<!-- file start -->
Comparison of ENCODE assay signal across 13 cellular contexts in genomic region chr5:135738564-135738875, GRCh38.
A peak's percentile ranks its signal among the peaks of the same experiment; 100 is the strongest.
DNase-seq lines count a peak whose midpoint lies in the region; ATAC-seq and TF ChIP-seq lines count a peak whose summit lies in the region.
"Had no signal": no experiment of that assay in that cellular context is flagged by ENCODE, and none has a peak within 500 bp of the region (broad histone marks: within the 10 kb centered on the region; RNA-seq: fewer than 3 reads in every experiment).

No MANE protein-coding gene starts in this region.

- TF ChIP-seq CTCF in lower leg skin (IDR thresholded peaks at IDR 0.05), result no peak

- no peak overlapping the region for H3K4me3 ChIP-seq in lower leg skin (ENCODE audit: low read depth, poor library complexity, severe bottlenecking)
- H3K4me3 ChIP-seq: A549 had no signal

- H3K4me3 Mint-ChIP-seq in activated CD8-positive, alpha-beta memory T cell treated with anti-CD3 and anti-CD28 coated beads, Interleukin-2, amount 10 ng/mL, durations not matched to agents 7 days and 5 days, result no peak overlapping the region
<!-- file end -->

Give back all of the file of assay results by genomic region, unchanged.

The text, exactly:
Comparison of ENCODE assay signal across 13 cellular contexts in genomic region chr5:135738564-135738875, GRCh38.
A peak's percentile ranks its signal among the peaks of the same experiment; 100 is the strongest.
DNase-seq lines count a peak whose midpoint lies in the region; ATAC-seq and TF ChIP-seq lines count a peak whose summit lies in the region.
"Had no signal": no experiment of that assay in that cellular context is flagged by ENCODE, and none has a peak within 500 bp of the region (broad histone marks: within the 10 kb centered on the region; RNA-seq: fewer than 3 reads in every experiment).

No MANE protein-coding gene starts in this region.

- TF ChIP-seq CTCF in lower leg skin (IDR thresholded peaks at IDR 0.05), result no peak

- no peak overlapping the region for H3K4me3 ChIP-seq in lower leg skin (ENCODE audit: low read depth, poor library complexity, severe bottlenecking)
- H3K4me3 ChIP-seq: A549 had no signal

- H3K4me3 Mint-ChIP-seq in activated CD8-positive, alpha-beta memory T cell treated with anti-CD3 and anti-CD28 coated beads, Interleukin-2, amount 10 ng/mL, durations not matched to agents 7 days and 5 days, result no peak overlapping the region